Berlin ePrix qualifying: Vergne beats Buemi to pole

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Jean-Eric Vergne starts the Berlin ePrix from the front row, alongside Sebastian Buemi, after clenching a superb pole on the streets of the capital. Buemi’s championship rival, Lucas Di Grassi, could only qualify eighth, promising an exciting race as the Brazilian will attempt to recoup points as the season nears its close. Gaining momentum from his Paris podium, Vergne set a 57.81 to take pole, ahead of Buemi (57.82) and Daniel Abt (57.85) – the top three drivers separated by only 0.041 seconds – with Sam Bird and Nelson Piquet in fourth and fifth, after the Mahindra pair of Senna and Heidfeld – who initially made up the top five – were penalised for incorrect tyre pressures.

In the group stages, the first surprise of the day came in the form of a pacey lap from NextEV’s Oliver Turvey to head group 1. Current championship leader Di Grassi was the first to track, and despite clouting the kerb in the first chicane, set a 58.18 lap, but was edged out by the usually unruly NextEV car, with Turvey’s time of 58.11. The final pair of Robin Frijns and Stephane Sarrazin found problems. Frijns showed little confidence in braking, a visit into the wall damaging his front left tyre, and after Sarrazin red flagging practice, the Venturi’s rear end broke away at turn 10, ruining his middle sector, leaving Sarrazin third (58.740) and Frijns fourth (58.742).

Group two saw the DS Virgin pair battle alongside Nico Prost, Daniel Abt, and newcomer Rene Rast, with Prost and Bird initially trading good first sectors. However, Prost took a deep line into the final corner, losing time, but setting the fastest time so far (58.02) and holding the promise of more pace, but for the small mistake. A frenetic minute saw Vergne’s stellar lap (57.603) push Lucas Di Grassi out of super pole, with the fastest time of the weekend so far, followed by a clean lap (57.798) from Daniel Abt to take second, Bird third (57.838), and Rast making up the rear to take overall ninth (58.756).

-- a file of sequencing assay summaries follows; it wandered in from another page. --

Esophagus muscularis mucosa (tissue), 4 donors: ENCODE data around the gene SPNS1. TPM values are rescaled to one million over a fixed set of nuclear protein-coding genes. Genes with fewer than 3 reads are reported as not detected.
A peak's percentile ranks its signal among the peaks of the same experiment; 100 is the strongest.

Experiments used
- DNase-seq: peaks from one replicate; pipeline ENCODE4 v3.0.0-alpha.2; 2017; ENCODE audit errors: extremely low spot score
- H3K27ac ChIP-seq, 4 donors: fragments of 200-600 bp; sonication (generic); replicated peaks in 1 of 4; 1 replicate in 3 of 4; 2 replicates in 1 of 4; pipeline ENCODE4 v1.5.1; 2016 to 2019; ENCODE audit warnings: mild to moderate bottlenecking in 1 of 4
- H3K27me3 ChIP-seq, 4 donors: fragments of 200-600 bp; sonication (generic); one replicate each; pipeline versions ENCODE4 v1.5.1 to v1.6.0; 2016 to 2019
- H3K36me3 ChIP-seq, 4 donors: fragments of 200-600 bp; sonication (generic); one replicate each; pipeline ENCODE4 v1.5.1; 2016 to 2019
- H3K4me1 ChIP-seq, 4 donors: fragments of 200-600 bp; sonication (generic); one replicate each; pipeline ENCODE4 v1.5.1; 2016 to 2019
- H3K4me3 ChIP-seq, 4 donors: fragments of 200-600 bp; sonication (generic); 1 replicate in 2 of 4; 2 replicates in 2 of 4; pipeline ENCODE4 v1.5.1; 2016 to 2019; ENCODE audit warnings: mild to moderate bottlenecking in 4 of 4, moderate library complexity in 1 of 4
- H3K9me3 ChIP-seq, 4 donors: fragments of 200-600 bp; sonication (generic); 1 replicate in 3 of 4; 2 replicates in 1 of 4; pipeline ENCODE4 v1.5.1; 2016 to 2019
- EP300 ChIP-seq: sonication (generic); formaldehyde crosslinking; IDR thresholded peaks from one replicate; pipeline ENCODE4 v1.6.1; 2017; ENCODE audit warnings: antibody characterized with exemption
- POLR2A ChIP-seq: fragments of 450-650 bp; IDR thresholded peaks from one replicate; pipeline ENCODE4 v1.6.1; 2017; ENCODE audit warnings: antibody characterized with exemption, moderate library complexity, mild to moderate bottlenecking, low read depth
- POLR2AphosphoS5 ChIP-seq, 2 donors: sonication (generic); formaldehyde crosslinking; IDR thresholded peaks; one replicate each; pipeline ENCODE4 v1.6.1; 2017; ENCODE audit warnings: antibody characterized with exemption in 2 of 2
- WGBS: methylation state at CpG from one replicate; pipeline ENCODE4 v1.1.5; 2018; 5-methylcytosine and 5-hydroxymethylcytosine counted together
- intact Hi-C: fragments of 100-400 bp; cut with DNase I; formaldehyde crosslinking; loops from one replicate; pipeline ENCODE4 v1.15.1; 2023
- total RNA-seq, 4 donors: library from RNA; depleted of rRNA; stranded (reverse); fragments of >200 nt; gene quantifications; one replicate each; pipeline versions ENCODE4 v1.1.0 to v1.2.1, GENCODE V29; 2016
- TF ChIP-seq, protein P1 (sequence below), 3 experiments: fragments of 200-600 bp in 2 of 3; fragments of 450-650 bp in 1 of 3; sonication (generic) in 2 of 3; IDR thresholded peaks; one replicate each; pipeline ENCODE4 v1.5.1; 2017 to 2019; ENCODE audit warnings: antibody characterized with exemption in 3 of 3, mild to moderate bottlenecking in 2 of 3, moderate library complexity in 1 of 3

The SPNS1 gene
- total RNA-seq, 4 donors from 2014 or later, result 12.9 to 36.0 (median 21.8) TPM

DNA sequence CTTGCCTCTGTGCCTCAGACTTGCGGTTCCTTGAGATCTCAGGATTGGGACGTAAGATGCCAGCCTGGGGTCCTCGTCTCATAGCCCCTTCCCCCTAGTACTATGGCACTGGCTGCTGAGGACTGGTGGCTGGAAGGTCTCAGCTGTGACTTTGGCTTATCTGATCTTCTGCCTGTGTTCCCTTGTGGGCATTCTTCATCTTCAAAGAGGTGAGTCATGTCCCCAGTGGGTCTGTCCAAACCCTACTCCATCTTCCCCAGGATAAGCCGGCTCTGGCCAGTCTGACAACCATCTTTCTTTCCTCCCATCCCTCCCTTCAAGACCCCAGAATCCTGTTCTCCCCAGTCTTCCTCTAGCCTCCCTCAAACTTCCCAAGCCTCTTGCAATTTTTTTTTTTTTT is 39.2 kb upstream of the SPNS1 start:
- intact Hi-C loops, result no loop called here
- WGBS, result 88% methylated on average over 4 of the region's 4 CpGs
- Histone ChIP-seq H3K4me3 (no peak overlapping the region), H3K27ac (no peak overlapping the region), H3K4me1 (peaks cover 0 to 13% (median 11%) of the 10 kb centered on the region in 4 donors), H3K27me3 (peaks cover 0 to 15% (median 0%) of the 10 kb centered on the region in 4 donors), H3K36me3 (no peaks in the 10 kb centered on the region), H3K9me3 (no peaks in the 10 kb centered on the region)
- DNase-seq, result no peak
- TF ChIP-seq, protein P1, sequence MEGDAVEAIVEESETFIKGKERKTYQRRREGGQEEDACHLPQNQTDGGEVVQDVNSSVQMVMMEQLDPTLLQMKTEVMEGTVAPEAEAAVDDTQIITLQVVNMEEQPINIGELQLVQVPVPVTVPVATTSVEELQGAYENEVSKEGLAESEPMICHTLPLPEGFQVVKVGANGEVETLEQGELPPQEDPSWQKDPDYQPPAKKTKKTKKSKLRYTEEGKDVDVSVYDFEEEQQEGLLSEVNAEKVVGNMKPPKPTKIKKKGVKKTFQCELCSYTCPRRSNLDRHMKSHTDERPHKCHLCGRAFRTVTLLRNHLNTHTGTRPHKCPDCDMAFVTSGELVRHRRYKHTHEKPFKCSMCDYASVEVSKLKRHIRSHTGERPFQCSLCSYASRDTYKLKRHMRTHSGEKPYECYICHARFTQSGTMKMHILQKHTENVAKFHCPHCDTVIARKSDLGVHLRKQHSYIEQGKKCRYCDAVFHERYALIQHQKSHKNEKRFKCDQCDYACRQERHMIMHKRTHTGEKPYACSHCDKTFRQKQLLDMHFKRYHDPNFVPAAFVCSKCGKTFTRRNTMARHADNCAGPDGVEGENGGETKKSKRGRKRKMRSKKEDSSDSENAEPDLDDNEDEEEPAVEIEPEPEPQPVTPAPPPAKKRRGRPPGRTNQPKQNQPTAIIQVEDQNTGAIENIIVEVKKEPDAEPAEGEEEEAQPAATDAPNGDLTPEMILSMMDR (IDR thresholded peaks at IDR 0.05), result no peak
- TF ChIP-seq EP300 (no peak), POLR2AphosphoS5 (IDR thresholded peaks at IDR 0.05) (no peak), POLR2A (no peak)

Jerome D’Ambrosio and reigning champion Nelson Piquet took to the track in the third group, with neither getting clean laps. D’Ambrosio’s lack of 200kw laps in practice showed, with the Dragon struggling to find reference points in the corners, and Piquet found himself four tenths down in the middle sector, after losing control in the hairpin, but ending fourth fastest overall (58.02). Conway and Silvestro slotted into tenth and eleventh positions, before the Mahindra of Nick Heidfeld completed a brilliant lap,shooting to second fastest (57.736) and taking himself into super pole.

The group stages closed with all eyes on Buemi, who hit the ground running, clearly seeking to capitalise on Di Grassi’s unexpected position. A very neat first sector saw the Renault driver post the fastest time of 57.332, taking him confidently into his first super pole since Mexico. It was the opposite tale for Dragon, who were struggling to find grip in the tyres, leaving Loic Duval in eleventh (58.298), and the Aguri of Ma in eighteenth (59.301). Bruno Senna followed his teammate, with a fantastic lap (57.591) to take second position, seeing both Mahindra cars into the super pole.

Daniel Abt was first out to try his hand in the super pole, setting a decent time of 57.852, but one unlikely to challenge the front row. Nick Heidfeld followed, and was a fraction up on Abt’s time, before tapping the wall and damaging his front left suspension, leaving him 1.2 seconds adrift (59.085). Vergne sought to capitalise on these small mistakes, with a fast middle sector, and despite almost collecting Bruno Senna leaving the pits to begin his lap, the DS Virgin set provisional pole with a 57.811. Senna came out with some oversteer, with an untidy lap seeing him half a second down in middle sector. Despite a messy last corner, Senna took initial third (before penalties) with a 58.303. With all eyes on Buemi, the last to set a time, the Renault saw a clean lap, but ending just shy of Vergne’s pole time, (57.827) leaving the championship contender in second place.

With the championship leader Di Grassi in eighth, and his nearest contender looking strong in the front row, the race looks to be an unpredictable and exciting one!